Independent Albany mayoral candidate outlines criminal justice plans after weekend violence
As gun violence continues in the city of Albany, mayoral candidates in next month’s election are offering their ideas to deter crime.
Police reports of shootings in the city come almost on a daily basis. Last weekend one man was killed and six others injured outside what's been described as an underground "social club" at 117 North Lake Avenue.
Independent mayoral candidate Greg Aidala says it’s simply wrong that shootings have become commonplace and blames second-term Democratic Mayor Kathy Sheehan. “ You know, a month ago there was another homicide right here on Quail and Second (that) was squashed. I was interviewed by another news channel for four and a half minutes and they use seven seconds of it. And that's really sad because when you don't come out and denounce and stand up for the community, what are you telling them? That is your job. And what are you saying to the families and the victims that are left to deal with that, that they don't count and they don't matter?”
Thursday morning outside his family's auto business in West Hill, Aidala unveiled his anti-crime agenda, which he says would restore public safety and make Albany the “Safest Small City in America.” It entails a zero-tolerance crime policy, empowering citizens and police to work together to stomp out crime, establishing a city "tip line" to report crimes and concerns and increasing police funding and staffing. “ I will ensure that the Albany police department is properly funded and staffed. We must retain existing officers. We're down here - officers have retired or transferred and are not being replaced,” Aidala said.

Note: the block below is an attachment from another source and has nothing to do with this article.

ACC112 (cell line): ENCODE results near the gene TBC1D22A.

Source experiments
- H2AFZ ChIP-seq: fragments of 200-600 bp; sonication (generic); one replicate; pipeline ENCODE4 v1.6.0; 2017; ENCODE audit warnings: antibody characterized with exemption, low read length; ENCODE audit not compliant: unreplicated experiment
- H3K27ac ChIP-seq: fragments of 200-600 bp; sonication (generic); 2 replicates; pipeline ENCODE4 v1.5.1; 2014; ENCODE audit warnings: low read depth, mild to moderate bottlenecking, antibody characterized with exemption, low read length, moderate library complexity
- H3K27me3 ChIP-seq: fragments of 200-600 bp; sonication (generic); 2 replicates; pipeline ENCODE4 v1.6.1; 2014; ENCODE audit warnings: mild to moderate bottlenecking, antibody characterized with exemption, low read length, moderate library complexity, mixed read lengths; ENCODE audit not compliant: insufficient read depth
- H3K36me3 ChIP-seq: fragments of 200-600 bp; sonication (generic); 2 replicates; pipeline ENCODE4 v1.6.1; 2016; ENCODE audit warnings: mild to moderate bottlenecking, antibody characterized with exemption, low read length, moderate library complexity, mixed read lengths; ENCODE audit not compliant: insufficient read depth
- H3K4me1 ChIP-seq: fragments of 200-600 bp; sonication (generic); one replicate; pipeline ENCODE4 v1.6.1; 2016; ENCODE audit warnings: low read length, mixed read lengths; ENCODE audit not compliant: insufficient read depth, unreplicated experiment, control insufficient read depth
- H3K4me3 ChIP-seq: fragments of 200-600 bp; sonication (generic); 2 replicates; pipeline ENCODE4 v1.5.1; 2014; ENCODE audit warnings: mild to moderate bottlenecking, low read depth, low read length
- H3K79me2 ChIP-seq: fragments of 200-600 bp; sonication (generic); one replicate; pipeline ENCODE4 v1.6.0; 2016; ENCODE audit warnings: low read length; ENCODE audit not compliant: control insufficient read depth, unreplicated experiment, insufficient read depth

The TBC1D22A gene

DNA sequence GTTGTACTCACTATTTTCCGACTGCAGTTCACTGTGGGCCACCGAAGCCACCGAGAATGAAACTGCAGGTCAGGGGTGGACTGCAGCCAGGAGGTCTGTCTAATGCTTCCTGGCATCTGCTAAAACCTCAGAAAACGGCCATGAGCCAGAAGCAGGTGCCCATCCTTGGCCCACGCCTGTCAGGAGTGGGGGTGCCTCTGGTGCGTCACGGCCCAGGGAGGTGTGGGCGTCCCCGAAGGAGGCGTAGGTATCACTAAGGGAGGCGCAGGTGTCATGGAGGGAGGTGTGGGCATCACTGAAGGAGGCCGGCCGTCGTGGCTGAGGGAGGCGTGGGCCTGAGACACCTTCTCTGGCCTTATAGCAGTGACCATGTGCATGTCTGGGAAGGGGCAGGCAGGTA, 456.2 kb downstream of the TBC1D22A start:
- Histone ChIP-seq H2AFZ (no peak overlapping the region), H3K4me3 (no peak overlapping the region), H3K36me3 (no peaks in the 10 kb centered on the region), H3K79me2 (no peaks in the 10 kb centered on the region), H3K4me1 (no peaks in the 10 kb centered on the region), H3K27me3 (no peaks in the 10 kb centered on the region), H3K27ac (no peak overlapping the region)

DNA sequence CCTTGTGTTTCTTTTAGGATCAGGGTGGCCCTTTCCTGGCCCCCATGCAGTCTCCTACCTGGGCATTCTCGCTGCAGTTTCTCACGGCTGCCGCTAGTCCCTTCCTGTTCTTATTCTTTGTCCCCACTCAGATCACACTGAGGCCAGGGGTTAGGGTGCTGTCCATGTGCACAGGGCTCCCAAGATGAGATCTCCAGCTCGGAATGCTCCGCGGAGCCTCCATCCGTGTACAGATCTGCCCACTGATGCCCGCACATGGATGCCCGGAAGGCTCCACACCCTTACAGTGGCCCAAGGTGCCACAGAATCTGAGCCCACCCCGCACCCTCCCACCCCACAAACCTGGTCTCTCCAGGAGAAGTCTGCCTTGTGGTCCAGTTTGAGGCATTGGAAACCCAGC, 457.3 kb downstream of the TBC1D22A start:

Aidala says violence in Albany is akin to many poorer countries where "death is just around the corner," so bolstering the police force only makes good sense. “They're so understaffed that there should be at least two cops in every car for everyone's safety. And, look, the world can be a violent place. OK? There are bad people in the world no matter where you live. This isn't just unique to Albany. But I think we need to stomp out crime. We cannot. The first order of government is to protect the citizens worldwide. It's not even happening in Albany.”
Republican mayoral hopeful Alicia Purdy has made crime a central focus of her campaign. Purdy said “We need Albany to be a city where people will invest in put down roots and increase the tax base. We cannot do that until we get a grip on violence and crime. And clearly, every mayoral candidate in Albany is going to stand up and say, This is unacceptable.”
Aidala, Purdy and Sheehan are scheduled to participate in a virtual forum October 20th.
Albany Police have not responded to requests for comment on the most recent episodes of violence beyond the department’s announcements.